Consistent with overall sales performance, e-commerce “experienced pressure” during the quarter with online penetration declining to 9.4 percent from 9.5 percent in the prior-year quarter, Carl Ford, CFO, said on the call.
Gross margins eroded to 34.5 percent from 35.0 percent due to a 49-basis point decline in merchandise margins and an increase in planned promotions and a higher mix of clearance sales, higher overhead costs, lower vendor allowances, and a slight increase in shrink offset with savings on freight. Promotional activity for the quarter was in line with expectations.
Academy’s margins remain roughly 500 basis points above pre-pandemic levels that management attributes to the benefits of structural changes in operations over the past few years.
SG&A expenses increased to 24.7 percent of sales from 23.0 percent a year ago. Ford said that while Academy emphasized expense controls, “more than 100 percent” of the increase in SG&A was due to investments to support long-term growth initiatives such as store openings, omnichannel, supply chain and its new customer data platform.
Operating income fell 23.8 percent to $136.7 million from $179.5 million, with operating margins eroding to 9.8 percent from 12.0 percent a year ago.
Net income fell 24.1 percent to $100.0 million, or $1.31 a share, from $131.7 million, or $1.62, a year ago.
On an adjusted basis, earnings slid 23.1 percent to $104.7 million, our $1.38, from $136.2 million, or $1.67, the prior year, and 27 cents short of Wall Street’s consensus estimate of $1.65. Adjusted EBITDA slid 18.8 percent to $ 174.5 million from $214.9 million.
Adjusted earnings exclude non-cash charges related to equity-based compensation and reflect changes in the treatment of pre-opening expenses.
Inventories at the quarter’s close were about flat, down 0.2 percent. On a per-store basis, units declined 4 percent. Ford said, “We believe our current assortment and inventory level is appropriate to support the business.”
Addressing progress on long-term plans, Lawrence said five stores opened during the quarter and seven in November, completing its expansion goals for the year with 14 new stores. The CEO said, “As we open new locations, we continue to gain insights into what factors ensure a successful launch of a new store. We’re getting better with each grand opening.”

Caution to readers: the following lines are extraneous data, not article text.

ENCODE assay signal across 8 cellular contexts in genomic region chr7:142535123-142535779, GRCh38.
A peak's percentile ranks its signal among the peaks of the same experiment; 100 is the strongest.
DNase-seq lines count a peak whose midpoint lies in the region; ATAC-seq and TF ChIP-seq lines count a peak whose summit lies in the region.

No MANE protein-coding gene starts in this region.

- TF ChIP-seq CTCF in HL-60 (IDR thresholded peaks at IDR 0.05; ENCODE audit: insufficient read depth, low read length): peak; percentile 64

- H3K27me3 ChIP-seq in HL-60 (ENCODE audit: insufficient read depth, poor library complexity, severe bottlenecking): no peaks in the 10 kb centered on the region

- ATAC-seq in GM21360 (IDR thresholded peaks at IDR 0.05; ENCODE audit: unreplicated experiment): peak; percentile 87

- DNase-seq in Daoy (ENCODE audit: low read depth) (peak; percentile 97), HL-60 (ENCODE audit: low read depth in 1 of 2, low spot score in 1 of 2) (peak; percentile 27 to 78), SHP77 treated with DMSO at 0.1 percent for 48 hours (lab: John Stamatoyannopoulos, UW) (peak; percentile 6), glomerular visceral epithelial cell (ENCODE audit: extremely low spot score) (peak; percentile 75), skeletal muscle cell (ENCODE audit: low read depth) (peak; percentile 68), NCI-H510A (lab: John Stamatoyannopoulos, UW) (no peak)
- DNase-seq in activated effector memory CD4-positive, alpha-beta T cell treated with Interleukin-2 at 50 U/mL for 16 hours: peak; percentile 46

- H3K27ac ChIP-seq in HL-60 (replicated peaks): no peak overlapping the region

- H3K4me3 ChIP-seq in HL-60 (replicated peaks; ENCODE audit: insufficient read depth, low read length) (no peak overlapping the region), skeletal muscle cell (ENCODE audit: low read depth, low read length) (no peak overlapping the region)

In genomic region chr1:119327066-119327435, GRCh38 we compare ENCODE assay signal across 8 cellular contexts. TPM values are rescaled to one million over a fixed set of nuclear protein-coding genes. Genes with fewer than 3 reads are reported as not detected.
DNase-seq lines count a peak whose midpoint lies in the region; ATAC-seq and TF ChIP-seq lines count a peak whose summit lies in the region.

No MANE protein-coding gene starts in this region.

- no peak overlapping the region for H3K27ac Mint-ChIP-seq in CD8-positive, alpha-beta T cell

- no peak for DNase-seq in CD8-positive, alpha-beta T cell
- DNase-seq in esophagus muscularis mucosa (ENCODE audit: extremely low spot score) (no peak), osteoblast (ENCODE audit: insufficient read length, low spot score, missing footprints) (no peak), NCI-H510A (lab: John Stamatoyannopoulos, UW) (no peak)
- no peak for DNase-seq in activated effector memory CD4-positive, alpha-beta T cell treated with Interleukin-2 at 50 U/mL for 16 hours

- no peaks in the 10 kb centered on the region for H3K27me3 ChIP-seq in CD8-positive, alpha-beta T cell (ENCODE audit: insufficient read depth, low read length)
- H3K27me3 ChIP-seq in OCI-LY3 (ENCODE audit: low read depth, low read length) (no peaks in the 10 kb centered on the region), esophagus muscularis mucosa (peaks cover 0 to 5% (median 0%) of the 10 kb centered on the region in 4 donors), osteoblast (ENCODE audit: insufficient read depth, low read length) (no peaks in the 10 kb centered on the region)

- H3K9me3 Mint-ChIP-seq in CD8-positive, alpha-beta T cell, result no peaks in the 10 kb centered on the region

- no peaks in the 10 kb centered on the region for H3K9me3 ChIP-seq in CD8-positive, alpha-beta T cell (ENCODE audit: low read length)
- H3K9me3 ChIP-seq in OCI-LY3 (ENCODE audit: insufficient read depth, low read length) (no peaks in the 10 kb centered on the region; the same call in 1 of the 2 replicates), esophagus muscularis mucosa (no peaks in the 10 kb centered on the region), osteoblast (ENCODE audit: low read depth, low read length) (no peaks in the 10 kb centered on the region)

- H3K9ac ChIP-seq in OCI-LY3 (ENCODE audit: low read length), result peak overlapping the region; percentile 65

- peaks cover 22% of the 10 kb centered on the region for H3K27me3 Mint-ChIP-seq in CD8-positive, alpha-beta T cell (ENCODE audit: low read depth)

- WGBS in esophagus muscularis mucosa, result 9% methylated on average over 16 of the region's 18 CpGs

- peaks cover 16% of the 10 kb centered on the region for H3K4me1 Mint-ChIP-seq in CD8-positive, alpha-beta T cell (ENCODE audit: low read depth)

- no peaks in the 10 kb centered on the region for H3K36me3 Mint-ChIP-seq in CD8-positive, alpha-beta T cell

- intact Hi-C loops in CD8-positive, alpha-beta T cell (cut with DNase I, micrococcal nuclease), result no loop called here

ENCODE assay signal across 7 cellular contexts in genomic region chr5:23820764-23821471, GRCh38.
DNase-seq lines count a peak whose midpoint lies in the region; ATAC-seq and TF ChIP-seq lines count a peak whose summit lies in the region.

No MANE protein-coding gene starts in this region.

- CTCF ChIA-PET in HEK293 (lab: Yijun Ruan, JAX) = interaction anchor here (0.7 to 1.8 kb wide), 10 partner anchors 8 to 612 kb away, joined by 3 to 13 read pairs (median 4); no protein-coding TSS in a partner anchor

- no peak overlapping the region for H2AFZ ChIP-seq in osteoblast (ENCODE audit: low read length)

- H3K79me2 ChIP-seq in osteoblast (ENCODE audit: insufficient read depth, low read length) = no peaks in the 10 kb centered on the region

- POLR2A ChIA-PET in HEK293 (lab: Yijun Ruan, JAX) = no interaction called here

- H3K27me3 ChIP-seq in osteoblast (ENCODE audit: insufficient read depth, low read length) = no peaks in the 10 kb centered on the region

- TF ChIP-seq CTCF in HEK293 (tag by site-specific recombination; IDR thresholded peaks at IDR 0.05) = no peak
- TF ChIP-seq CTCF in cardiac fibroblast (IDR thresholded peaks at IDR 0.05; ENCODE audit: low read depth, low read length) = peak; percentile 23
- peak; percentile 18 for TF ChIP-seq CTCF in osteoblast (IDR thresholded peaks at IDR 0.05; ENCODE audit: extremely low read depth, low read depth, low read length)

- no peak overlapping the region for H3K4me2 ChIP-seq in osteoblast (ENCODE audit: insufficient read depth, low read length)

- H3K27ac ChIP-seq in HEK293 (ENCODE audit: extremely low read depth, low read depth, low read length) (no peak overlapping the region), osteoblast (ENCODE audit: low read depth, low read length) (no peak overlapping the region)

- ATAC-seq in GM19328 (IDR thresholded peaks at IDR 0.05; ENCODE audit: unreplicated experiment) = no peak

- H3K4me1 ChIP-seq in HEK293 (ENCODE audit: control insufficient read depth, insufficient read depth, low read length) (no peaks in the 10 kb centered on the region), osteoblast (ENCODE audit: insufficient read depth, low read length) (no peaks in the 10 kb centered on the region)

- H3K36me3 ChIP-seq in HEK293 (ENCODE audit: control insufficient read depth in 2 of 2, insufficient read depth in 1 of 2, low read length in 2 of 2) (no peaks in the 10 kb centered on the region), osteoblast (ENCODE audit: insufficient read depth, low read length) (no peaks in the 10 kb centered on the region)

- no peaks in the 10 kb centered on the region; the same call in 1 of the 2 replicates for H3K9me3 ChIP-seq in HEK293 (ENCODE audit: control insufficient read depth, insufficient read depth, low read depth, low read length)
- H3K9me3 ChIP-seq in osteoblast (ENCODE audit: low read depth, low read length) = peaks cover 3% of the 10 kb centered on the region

Lawrence said Academy continues to find the stores opening in legacy markets where Academy has “high brand awareness” are on track to meet or surpass sales targets, while stores opening in new markets tend to take longer to reach maturity. He said, “We need additional time and investment to build brand awareness.”
Lawrence said further analysis of traffic, ticket and conversion post-holiday selling would refine Academy’s plans for future store openings. In April of this year, Academy announced a goal to open 120 to 140 new stores by the end of 2027.
Online, a big win for Academy has been its partnership with Fanatics, which has more than doubled the chain’s online offering of fan merchandise. More SKUs are expected to be added as each league starts. Lawrence said, “Over time, our online offers will be significantly larger, allowing us to greatly expand our reach and help us service a much wider fan base.”
Academy’s website also continues to add new capabilities, including the recent addition of a buy-now, pay-later purchase option through Sezzle.
In marketing, Academy continues to fine-tune customer segmentation through its new customer data platform (CSD), focusing on improving customer identification and increasing engagement. Said Lawrence, “While we’ve just begun to leverage some of our new capabilities for this tool, our initial marketing tests yield some promising results.”
One test of a reactivation campaign with new CSD tools enabled Academy to increase the number of customers reached through e-mails by 25 percent. A small e-mail test targeting a discount sent to a subset of the best customers to drive frequency and spend resulted in continued growth beyond the initial blast. Said Lawrence, “We’ll be able to start scaling these learnings, and they will start moving the needle in 2024 and beyond.”
Finally, a new warehouse management system is ready for rollout to support store expansion efforts.
Looking ahead, Lawrence remained upbeat on holiday selling, noting that customers have shown they’re willing to shop in key moments and “there is no bigger moment than in the upcoming holiday season.”
“We’re off to a solid start in November,” added Lawrence. “As expected, we saw traffic patterns return to more normalized pre-pandemic patterns with much pull-forward demand during the early part of the month. We put together a strong set of promotions for Thanksgiving week and saw a strong reaction from the customer, yielding one of biggest Black Friday events ever.”
He noted that Academy still faces several weeks to determine the health of holiday sales.
“We have a strong promotional cadence supported by an aggressive marketing spend, which should help us deliver outstanding value to our customers,” said Lawrence. “Our inventory is in the best position we’ve been in over the past few years with a focus on the key giftable categories along with the new brands and innovative items customers have been voting for all year. I’ve been in all three of our DCs and a lot of our stores, and I can tell you the teams are ready and excited for customers this Christmas.”
Photos courtesy Academy